Get Your Hands Dirty With Twitter Advertising.

Twitter has grown to over 500 million users and is expected to see ad revenues grow as well. Making most of its money from advertising, Twitter is expected to post ad revenues of $259.9 million this year, according to researcher eMarketer.

Twitter advertising is different from most of the online advertising options out there, with elements of cost-per-click, display, and social media ads all wrapped up in 140 characters or less.

Like other social ads, advertisers can form a relationship with consumers directly where they can engage with and share marketing messages.

Ads become part of the discovery process on Twitter with ads appearing in content and integrated into the users experience. They appear to be more relevant since they are shown partially based similarity of the followers the accounts have in common.

A unique feature to Twitter ads is that users can engage on multiple levels with the ads. For example, users can click on links, @reply to the ad message, retweet to share with followers, or favorite it in their public list. All of these social options are a nice bonus and differentiate it within the online advertising landscape.

Why Advertise on Twitter?

Twitter ads are best for a few common marketing objectives, including:

  • Promotions: Recommended for time sensitive events
  • Brand awareness: Allow advertisers exposure to potentially new audience
  • Followers: Pay-per-follow to grow the follower base and leverage this audience for future promotions and dialogue.

Twitter has three ad products. Let’s look at each.

1. Promoted Account


The Promoted Account is featured in Twitter search results and within the Who To Follow section. Promoted Accounts are suggested to a users based on their public list of who they follow.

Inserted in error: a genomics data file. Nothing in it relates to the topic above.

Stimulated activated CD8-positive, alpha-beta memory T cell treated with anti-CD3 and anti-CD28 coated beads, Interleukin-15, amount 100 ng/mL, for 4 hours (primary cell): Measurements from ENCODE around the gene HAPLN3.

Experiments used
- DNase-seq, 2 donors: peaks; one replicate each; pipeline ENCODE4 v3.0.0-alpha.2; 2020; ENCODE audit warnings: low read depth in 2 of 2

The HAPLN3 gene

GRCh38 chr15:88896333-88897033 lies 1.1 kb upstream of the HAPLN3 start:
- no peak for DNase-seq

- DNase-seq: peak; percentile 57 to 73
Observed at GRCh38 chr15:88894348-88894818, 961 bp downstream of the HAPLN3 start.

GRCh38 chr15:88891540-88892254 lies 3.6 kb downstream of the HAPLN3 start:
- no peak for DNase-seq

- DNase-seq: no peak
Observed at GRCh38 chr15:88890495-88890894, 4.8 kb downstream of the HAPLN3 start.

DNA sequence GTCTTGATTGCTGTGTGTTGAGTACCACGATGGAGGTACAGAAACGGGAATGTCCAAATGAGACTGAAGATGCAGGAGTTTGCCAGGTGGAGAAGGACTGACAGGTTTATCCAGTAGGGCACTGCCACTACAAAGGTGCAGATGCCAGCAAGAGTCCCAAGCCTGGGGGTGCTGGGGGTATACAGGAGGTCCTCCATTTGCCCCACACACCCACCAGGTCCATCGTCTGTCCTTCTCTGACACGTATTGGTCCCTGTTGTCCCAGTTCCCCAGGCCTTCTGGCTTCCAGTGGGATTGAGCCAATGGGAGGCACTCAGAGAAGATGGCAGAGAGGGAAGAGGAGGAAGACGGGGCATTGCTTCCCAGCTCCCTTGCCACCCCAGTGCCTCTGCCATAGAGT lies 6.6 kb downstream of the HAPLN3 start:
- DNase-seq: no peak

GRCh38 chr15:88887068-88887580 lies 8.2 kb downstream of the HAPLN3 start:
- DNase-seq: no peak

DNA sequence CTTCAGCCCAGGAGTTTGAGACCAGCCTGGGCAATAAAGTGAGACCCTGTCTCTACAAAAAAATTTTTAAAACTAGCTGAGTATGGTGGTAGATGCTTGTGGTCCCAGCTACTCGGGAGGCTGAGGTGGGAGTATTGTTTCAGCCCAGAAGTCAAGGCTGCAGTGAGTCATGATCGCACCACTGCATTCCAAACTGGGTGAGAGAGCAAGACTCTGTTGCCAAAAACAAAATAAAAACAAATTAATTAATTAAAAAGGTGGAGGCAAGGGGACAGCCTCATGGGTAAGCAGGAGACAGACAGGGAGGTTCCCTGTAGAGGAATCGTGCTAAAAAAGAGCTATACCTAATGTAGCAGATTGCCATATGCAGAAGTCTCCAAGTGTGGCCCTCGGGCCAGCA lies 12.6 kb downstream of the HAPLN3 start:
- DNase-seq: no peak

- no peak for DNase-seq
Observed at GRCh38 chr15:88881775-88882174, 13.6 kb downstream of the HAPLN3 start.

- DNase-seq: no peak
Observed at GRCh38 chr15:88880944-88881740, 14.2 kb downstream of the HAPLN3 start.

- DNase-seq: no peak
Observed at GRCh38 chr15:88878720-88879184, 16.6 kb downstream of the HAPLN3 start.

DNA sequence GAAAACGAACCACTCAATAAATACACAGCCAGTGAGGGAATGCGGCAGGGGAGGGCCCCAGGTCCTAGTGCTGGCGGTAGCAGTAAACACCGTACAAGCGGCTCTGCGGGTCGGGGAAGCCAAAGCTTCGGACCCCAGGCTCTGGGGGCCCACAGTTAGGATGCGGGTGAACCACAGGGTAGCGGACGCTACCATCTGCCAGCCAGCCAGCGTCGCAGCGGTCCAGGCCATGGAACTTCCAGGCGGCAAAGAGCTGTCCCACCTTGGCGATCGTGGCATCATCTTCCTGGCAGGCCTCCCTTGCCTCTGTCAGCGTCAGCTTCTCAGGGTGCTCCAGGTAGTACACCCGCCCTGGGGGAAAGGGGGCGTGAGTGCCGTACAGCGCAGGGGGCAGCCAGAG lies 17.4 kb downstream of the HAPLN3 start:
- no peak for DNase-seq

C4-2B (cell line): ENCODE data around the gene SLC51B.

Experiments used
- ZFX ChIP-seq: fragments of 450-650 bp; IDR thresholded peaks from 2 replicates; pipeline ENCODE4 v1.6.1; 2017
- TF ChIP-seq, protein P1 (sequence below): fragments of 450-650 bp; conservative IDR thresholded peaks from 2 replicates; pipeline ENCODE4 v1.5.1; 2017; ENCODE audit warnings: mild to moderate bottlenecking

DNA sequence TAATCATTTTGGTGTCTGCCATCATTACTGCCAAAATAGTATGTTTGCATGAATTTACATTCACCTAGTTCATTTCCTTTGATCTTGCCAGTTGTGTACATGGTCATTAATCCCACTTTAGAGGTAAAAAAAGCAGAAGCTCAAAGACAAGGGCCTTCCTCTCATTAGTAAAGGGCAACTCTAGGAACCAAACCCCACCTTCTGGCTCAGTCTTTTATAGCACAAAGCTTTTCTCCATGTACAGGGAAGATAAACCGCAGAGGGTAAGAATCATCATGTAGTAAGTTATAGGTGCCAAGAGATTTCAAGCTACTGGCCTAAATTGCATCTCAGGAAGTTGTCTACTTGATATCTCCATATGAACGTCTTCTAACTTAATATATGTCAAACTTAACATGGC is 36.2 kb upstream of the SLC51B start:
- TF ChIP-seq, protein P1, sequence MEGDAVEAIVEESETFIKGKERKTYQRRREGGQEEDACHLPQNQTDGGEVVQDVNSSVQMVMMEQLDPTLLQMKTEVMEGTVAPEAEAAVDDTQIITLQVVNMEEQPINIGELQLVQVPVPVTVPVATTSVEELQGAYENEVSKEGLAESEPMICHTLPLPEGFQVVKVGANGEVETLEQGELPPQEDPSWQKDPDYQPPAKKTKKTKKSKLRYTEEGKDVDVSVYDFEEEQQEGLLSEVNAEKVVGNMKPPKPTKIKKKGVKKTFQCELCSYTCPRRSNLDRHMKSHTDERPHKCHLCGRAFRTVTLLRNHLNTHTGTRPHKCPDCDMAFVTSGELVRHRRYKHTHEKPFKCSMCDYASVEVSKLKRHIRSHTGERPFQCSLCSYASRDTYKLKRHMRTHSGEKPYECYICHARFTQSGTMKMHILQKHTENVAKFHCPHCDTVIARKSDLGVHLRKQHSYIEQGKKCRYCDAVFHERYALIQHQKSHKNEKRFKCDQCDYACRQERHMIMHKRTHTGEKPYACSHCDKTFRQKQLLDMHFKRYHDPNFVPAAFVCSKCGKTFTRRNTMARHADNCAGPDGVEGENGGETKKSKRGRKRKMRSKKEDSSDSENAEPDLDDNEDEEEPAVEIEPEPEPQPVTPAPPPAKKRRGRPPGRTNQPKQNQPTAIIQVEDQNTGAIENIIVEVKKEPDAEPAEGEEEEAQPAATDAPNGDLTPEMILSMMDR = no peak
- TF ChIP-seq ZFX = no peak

When an advertiser promotes an account, Twitter identifies accounts that are similar to the advertiser’s account. Twitter may recommend the advertiser’s Promoted Account to users who follow those similar accounts. Similarity is determined by a variety of factors, including the followers that accounts share.

2. Promoted Tweets

Promoted Tweets appear directly in the timeline among non-paid tweets. Twitter regularly analyzes the engagement rate of the advertisers tweets to identify five of the most engaging to create an ad to serve to users automatically.

While a specific tweet can’t be selected, it’s possible to remove the tweets that you don’t want to promote. Also, replies and retweets will not be considered for promotion.


3. Promoted Trends

Promoted trends are featured next to the users timeline on twitter.com among the organic Twitter trends and are tailored for users based on location and who they follow.

Ads appear at the top of the trending topics list. These ads also appear on Twitter for iPhone, Twitter for Android, and Tweetdeck. Promoted Trends are currently in beta with a small selection of advertisers.

Ad Targeting

Targeting ads is not complicated as Twitter’s algorithm automatically selects which tweets to promote and which users will see them. Geo-targeting to country and DMA level is possible, as is mobile platforms.

Budgets and Bids

Budgets and bid settings on Twitter are nothing new to online advertising. Budgets are set at the promoted product (ad) level.

Daily Budget determines how budget will be managed and once the daily budget is reached the ad will no longer show.

Promoted Account ads are priced on a cost-per-follower basis with advertisers only paying for new followers gained. The recommended bid to start is $.50 to at least max of $2.50.

Promoted tweets use cost-per-click pricing and Twitter recommends $.50 to at least max of $1.50.

Twitter isn’t shy about noting that a higher bid will increase the likelihood of ads appearing. Recommended bid is suggested based on averages across all advertisers on Twitter. With continued advertising, bids are adjusted based on the historical performance of campaigns.

Credit: SEW

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